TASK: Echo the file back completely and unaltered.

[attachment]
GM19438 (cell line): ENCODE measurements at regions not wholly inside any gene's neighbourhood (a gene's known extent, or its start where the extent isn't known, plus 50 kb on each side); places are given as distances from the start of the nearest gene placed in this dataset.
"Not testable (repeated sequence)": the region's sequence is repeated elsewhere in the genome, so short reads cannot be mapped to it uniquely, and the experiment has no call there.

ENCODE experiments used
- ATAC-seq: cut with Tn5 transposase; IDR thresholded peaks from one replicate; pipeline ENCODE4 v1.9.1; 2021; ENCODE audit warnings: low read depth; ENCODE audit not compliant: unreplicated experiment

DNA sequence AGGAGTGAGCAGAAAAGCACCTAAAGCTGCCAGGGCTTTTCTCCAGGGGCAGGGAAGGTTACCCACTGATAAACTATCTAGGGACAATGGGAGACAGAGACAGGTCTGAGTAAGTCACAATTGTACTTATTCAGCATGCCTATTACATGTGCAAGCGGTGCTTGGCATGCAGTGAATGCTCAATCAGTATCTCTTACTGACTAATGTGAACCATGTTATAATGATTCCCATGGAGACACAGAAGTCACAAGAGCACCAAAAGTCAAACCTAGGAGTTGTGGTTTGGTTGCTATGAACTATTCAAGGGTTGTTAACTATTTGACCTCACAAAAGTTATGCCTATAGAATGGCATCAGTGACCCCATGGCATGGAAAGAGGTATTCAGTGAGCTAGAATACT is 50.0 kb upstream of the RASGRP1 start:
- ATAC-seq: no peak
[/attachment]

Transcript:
GM19438 (cell line): ENCODE measurements at regions not wholly inside any gene's neighbourhood (a gene's known extent, or its start where the extent isn't known, plus 50 kb on each side); places are given as distances from the start of the nearest gene placed in this dataset.
"Not testable (repeated sequence)": the region's sequence is repeated elsewhere in the genome, so short reads cannot be mapped to it uniquely, and the experiment has no call there.

ENCODE experiments used
- ATAC-seq: cut with Tn5 transposase; IDR thresholded peaks from one replicate; pipeline ENCODE4 v1.9.1; 2021; ENCODE audit warnings: low read depth; ENCODE audit not compliant: unreplicated experiment

DNA sequence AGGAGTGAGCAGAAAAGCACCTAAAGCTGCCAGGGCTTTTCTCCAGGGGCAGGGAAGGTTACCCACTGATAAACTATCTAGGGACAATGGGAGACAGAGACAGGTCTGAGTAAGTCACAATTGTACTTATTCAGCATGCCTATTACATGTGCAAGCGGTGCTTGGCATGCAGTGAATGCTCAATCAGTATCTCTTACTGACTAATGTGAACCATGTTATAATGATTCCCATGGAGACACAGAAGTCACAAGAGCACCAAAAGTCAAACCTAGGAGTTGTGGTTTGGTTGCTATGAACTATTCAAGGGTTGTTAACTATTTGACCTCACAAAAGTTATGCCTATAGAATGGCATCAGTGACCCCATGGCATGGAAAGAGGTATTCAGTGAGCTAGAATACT is 50.0 kb upstream of the RASGRP1 start:
- ATAC-seq: no peak